The Vantage Pro2 also features a large cone called the “Aerocone” to improve the rain gauge’s accuracy. Davis says that the cone’s shape prevents turbulence around the mouth of the gauge, which can prevent rain from making it into the gauge itself.
With the Vantage Pro2, you now have the option between the traditional cup and vane anemometer and a new sonic anemometer. While you’ll get better precision wind readings with the sonic anemometer option, you’ll also pay a good deal more as well.
A Dated Display, But
We won’t sugar coat it — the Vantage Pro2 console is pretty dated. But it sure is chock full of information, with indoor and outdoor temperature and humidity, rainfall, wind speed and wind direction, moon phase, barometric pressure and barometric pressure trend, and a graph to view that and other trends all on the front screen. There even is a banner across the bottom which changes automatically to highlight information, such as a text version of its weather forecast (also displayed!) or important weather measurements.
We hear rumors that the company is working on a new console, but with WeatherLink Live out, we believe Davis is moving towards console-less stations, much like the WeatherFlow Tempest. But for now, you’ll have to deal with your real-time data on a console that looks like it’s out of the 1990s.
Davis Vantage Pro2 vs. Ambient Weather WS-5000
We are increasingly seeing comparisons between the WS-5000 and the Vantage Pro2. We think this is a fair comparison, as the WS-5000 is Ambient Weather’s top of the line model. However, we still feel the Vantage Pro2 has more accurate instrumentation overall. However, for smart homes, Davis weather stations just don’t cut it. If you have a smart home, you’ll need the WS-5000.
We sincerely hope that Davis Instruments is working on a solution to this. While their new WeatherLink Live base unit gives it more connectivity, it is still not enough.
Upgradability and expandability
While the WeatherLink Live does at least make the Vantage Vue slightly more expandable than it was before, you’ll still need to buy a Vantage Pro2 for most of Davis’ optional sensors.
Davis’ new AirLink air quality monitor is a solid addition and is one of the few on the market to measure PM1 as well as the standard PM2.5 and PM10 pollutants. If you’re frequently outdoors, the UV and solar radiation sensors are useful. There are also leaf and wetness sensors, great for gardeners.
The only negative is that these sensors can add up: they’re not cheap. But the same Davis weather station quality that you find in the Vantage Pro2 is found in the sensors — these also have great track records in long-term reliability.
Which Vantage Pro2 do I need?
Davis now has quite a few different package options available. To make it easier to choose, we’ve narrowed down the list to the best options that we’d recommend.
The addition of WeatherLink Live seriously upgrades the communication capabilities of the Vantage Pro2. Previously, you had to purchase an expensive (and outdated) ethernet dongle to connect your station to the Internet.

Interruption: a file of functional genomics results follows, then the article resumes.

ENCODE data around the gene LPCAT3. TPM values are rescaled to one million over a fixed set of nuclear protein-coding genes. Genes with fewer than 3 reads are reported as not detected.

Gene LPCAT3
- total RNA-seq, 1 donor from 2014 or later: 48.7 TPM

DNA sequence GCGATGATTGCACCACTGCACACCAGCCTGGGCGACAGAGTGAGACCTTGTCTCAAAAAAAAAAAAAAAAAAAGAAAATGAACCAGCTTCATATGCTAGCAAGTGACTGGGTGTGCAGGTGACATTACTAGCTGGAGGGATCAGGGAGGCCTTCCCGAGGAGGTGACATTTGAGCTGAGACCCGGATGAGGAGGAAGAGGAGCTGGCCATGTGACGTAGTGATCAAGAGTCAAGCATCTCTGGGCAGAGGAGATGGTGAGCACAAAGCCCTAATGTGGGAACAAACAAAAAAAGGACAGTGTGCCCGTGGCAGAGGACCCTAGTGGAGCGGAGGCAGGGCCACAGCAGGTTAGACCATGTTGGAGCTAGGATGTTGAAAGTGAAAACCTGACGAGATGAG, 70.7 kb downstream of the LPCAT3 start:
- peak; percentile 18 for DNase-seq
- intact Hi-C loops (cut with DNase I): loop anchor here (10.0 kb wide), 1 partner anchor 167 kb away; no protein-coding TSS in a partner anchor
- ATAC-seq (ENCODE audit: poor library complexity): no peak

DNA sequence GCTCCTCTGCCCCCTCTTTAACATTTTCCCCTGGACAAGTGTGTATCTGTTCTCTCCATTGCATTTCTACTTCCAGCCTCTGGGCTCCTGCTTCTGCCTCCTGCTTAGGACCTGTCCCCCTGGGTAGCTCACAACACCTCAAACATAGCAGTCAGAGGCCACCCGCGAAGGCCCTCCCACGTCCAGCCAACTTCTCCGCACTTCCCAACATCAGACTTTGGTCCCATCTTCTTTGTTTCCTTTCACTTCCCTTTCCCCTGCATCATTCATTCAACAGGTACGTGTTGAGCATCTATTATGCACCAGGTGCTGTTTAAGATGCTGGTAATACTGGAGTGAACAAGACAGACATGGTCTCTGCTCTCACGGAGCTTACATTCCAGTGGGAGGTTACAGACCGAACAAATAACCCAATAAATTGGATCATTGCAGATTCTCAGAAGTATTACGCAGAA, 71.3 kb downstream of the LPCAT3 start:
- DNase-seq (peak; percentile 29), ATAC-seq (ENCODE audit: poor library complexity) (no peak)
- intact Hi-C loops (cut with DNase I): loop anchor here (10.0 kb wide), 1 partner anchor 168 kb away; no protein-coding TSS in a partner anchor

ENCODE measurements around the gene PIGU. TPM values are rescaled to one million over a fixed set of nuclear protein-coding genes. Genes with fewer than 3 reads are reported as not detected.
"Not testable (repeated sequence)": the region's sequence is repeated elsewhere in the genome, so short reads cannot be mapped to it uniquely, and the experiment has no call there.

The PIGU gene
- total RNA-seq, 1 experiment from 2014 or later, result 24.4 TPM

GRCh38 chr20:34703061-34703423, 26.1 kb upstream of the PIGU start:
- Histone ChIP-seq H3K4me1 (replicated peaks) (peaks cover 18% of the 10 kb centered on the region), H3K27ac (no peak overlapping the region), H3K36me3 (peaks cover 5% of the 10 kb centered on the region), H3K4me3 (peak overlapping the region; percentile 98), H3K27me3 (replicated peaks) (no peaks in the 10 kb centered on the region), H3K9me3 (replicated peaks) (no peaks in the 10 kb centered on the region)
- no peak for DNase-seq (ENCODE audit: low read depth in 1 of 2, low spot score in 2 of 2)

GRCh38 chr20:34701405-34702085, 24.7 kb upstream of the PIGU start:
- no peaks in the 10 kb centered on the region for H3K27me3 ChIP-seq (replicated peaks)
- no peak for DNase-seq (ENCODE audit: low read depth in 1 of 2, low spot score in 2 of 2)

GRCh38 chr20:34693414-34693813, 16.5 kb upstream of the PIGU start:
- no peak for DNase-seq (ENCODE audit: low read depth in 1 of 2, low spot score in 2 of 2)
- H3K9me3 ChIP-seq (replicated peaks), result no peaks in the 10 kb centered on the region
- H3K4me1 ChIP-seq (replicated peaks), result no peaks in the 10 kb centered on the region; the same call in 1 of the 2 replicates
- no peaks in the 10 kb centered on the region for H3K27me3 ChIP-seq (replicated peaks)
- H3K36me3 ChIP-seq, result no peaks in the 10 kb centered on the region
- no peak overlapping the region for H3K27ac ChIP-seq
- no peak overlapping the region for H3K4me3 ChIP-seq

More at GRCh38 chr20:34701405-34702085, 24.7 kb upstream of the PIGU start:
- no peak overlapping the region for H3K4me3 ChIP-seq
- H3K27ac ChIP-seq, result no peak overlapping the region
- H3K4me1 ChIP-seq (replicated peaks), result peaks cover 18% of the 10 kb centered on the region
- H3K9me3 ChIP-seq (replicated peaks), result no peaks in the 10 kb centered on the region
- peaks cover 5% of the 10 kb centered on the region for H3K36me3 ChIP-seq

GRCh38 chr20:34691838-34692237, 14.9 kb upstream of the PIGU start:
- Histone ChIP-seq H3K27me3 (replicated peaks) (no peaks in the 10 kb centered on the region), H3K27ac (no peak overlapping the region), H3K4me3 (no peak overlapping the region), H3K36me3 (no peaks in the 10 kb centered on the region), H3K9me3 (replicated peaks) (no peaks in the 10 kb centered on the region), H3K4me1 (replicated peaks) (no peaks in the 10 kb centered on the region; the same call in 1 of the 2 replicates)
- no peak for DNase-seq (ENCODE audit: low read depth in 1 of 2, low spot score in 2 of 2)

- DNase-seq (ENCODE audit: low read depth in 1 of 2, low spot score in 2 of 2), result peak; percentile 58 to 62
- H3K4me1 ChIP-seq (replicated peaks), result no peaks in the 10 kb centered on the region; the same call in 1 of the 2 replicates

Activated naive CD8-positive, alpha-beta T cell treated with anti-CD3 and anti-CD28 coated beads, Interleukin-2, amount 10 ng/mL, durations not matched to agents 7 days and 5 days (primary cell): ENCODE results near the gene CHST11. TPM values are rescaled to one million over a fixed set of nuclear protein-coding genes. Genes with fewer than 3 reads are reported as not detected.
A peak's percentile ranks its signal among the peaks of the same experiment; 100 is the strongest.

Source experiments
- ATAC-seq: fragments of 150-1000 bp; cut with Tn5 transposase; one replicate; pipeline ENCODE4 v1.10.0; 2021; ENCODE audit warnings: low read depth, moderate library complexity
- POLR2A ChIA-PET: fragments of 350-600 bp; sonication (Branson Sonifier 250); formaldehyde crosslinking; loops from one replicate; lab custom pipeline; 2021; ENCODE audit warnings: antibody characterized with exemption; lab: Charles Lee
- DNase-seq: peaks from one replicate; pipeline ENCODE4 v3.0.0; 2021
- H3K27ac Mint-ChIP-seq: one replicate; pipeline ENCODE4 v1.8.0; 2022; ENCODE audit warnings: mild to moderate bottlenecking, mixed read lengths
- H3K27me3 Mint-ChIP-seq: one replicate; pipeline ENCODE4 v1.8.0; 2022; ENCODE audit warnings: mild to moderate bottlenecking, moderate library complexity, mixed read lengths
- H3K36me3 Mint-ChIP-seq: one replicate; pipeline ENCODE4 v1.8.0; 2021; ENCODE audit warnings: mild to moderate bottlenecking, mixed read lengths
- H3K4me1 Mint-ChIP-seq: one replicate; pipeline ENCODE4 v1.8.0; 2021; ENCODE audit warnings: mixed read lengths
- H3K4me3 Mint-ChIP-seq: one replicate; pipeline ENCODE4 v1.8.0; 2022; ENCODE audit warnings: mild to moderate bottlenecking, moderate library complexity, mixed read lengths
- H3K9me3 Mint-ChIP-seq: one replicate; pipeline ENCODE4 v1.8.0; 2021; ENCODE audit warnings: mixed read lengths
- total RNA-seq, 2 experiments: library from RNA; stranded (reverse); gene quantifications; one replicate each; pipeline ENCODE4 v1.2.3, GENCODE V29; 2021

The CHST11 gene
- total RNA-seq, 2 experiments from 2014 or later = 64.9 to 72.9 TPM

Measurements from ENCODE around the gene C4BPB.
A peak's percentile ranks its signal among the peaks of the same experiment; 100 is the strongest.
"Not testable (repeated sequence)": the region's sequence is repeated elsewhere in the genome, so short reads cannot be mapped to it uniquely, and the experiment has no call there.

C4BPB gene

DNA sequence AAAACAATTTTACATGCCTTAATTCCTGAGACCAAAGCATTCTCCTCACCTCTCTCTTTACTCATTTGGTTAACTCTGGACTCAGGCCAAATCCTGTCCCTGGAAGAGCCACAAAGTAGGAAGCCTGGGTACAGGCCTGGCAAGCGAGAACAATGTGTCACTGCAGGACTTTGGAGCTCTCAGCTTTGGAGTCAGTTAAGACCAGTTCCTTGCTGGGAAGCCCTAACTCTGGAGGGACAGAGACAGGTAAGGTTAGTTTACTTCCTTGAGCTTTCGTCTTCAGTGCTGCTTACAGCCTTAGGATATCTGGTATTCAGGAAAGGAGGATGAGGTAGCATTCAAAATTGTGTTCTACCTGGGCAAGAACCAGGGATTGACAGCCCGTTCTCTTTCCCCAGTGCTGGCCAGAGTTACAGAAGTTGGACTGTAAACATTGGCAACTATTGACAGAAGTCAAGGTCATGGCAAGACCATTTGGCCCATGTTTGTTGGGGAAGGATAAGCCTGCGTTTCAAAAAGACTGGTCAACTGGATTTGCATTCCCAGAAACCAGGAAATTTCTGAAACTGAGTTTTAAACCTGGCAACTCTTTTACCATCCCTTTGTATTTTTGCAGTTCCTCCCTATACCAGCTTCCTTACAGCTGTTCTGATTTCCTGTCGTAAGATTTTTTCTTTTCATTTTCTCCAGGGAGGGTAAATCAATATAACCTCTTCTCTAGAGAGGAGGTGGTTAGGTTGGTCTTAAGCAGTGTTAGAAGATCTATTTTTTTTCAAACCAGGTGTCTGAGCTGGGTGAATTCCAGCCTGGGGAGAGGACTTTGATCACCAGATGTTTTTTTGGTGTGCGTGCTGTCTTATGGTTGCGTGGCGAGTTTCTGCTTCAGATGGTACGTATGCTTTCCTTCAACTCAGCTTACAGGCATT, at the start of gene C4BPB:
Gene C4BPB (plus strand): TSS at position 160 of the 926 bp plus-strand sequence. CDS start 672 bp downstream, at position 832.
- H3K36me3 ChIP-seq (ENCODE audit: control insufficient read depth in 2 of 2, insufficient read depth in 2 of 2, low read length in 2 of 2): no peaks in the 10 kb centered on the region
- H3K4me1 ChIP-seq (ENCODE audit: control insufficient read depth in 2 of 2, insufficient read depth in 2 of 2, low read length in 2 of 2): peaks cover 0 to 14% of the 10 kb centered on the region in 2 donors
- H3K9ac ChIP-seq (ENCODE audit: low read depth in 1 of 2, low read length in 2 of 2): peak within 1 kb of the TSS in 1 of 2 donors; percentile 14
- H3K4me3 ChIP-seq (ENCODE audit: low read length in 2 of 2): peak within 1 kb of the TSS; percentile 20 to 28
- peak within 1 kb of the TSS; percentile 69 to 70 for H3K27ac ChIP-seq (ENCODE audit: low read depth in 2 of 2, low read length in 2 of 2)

While real smart home connectivity other than an Alexa app is still missing, WeatherLink Live makes more sense. It appears that the newer sensors that Davis is releasing are built to be compatible with the WeatherLink Live directly, so options may grow with time on what you can do.
What we really like about the connectivity is the live updating within the app. It’s a nifty feature, and I’ll admit to watching it intently during some of our stormiest weather.
What’s nice is from what we’ve seen, it isn’t any more expensive than the old dongle, which didn’t have the functionality the WeatherLink Live has. Unfortunately, it’s also not any cheaper.
The Vantage Pro2 can’t be beat
The only thing that holds us back from giving the Vantage Pro2 five stars is its connectivity options. While it’s improved, it’s still behind everyone else. Otherwise, the Vantage Pro2 is in a class of its own.
Of course, the price of this weather station is a big deterrent. It doesn’t make much sense for a casual weather observer to buy the Vantage Pro2 — these users would be better served by a station like the Ambient Weather WS-2902C. But for serious weather enthusiasts looking for a solution with proven long-term reliability and accuracy that none can match, the Vantage Pro2 should be at the top of your list.
For those looking for a more budget-friendly high-end station, we’d recommend considering the Ambient Weather WS-5000. But do keep in mind that the accuracy — while very good — still doesn’t match what we see out of the Vantage Pro2 line.
Davis Instruments Vantage Pro2
Davis' Vantage Pro2 has been around forever. Can the "granddaddy" of personal weather stations keep up with its competitors? We think it can, for now.
Product SKU: 6112
Product Brand: Davis Instruments
Product In-Stock: InStock